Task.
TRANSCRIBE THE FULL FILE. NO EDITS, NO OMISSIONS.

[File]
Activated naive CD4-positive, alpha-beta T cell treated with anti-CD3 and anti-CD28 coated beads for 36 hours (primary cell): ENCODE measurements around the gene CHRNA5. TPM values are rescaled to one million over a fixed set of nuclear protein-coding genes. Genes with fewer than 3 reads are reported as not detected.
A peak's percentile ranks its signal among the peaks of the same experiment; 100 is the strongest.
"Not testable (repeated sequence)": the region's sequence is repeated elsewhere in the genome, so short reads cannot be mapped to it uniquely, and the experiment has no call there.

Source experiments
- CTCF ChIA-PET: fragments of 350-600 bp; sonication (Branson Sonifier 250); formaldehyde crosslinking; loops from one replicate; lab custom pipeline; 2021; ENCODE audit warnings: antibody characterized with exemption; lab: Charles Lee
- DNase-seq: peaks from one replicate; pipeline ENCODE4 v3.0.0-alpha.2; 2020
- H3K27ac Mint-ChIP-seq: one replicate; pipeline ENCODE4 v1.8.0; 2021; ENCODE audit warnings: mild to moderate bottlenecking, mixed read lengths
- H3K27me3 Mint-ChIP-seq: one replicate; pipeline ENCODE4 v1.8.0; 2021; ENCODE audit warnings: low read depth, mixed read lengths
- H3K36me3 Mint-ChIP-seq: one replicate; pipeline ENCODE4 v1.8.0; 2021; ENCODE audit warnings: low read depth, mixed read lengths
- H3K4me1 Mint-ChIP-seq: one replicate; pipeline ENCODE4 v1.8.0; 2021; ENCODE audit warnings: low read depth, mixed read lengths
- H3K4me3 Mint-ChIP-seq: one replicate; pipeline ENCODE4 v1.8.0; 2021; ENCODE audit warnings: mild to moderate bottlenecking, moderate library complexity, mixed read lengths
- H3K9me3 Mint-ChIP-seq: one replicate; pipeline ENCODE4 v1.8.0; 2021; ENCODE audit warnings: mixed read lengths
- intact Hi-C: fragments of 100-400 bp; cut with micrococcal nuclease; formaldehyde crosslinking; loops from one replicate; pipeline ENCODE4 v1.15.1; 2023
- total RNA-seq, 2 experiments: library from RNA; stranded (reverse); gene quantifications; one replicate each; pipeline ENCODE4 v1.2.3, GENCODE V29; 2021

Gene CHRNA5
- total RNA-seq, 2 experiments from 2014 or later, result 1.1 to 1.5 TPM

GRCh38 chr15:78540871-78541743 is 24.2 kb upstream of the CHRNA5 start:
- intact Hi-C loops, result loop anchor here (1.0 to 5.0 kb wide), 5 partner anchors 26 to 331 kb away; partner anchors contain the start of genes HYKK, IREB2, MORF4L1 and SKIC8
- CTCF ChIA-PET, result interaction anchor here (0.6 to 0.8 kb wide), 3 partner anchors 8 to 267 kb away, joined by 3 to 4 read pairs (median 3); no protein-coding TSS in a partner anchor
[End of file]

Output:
Activated naive CD4-positive, alpha-beta T cell treated with anti-CD3 and anti-CD28 coated beads for 36 hours (primary cell): ENCODE measurements around the gene CHRNA5. TPM values are rescaled to one million over a fixed set of nuclear protein-coding genes. Genes with fewer than 3 reads are reported as not detected.
A peak's percentile ranks its signal among the peaks of the same experiment; 100 is the strongest.
"Not testable (repeated sequence)": the region's sequence is repeated elsewhere in the genome, so short reads cannot be mapped to it uniquely, and the experiment has no call there.

Source experiments
- CTCF ChIA-PET: fragments of 350-600 bp; sonication (Branson Sonifier 250); formaldehyde crosslinking; loops from one replicate; lab custom pipeline; 2021; ENCODE audit warnings: antibody characterized with exemption; lab: Charles Lee
- DNase-seq: peaks from one replicate; pipeline ENCODE4 v3.0.0-alpha.2; 2020
- H3K27ac Mint-ChIP-seq: one replicate; pipeline ENCODE4 v1.8.0; 2021; ENCODE audit warnings: mild to moderate bottlenecking, mixed read lengths
- H3K27me3 Mint-ChIP-seq: one replicate; pipeline ENCODE4 v1.8.0; 2021; ENCODE audit warnings: low read depth, mixed read lengths
- H3K36me3 Mint-ChIP-seq: one replicate; pipeline ENCODE4 v1.8.0; 2021; ENCODE audit warnings: low read depth, mixed read lengths
- H3K4me1 Mint-ChIP-seq: one replicate; pipeline ENCODE4 v1.8.0; 2021; ENCODE audit warnings: low read depth, mixed read lengths
- H3K4me3 Mint-ChIP-seq: one replicate; pipeline ENCODE4 v1.8.0; 2021; ENCODE audit warnings: mild to moderate bottlenecking, moderate library complexity, mixed read lengths
- H3K9me3 Mint-ChIP-seq: one replicate; pipeline ENCODE4 v1.8.0; 2021; ENCODE audit warnings: mixed read lengths
- intact Hi-C: fragments of 100-400 bp; cut with micrococcal nuclease; formaldehyde crosslinking; loops from one replicate; pipeline ENCODE4 v1.15.1; 2023
- total RNA-seq, 2 experiments: library from RNA; stranded (reverse); gene quantifications; one replicate each; pipeline ENCODE4 v1.2.3, GENCODE V29; 2021

Gene CHRNA5
- total RNA-seq, 2 experiments from 2014 or later, result 1.1 to 1.5 TPM

GRCh38 chr15:78540871-78541743 is 24.2 kb upstream of the CHRNA5 start:
- intact Hi-C loops, result loop anchor here (1.0 to 5.0 kb wide), 5 partner anchors 26 to 331 kb away; partner anchors contain the start of genes HYKK, IREB2, MORF4L1 and SKIC8
- CTCF ChIA-PET, result interaction anchor here (0.6 to 0.8 kb wide), 3 partner anchors 8 to 267 kb away, joined by 3 to 4 read pairs (median 3); no protein-coding TSS in a partner anchor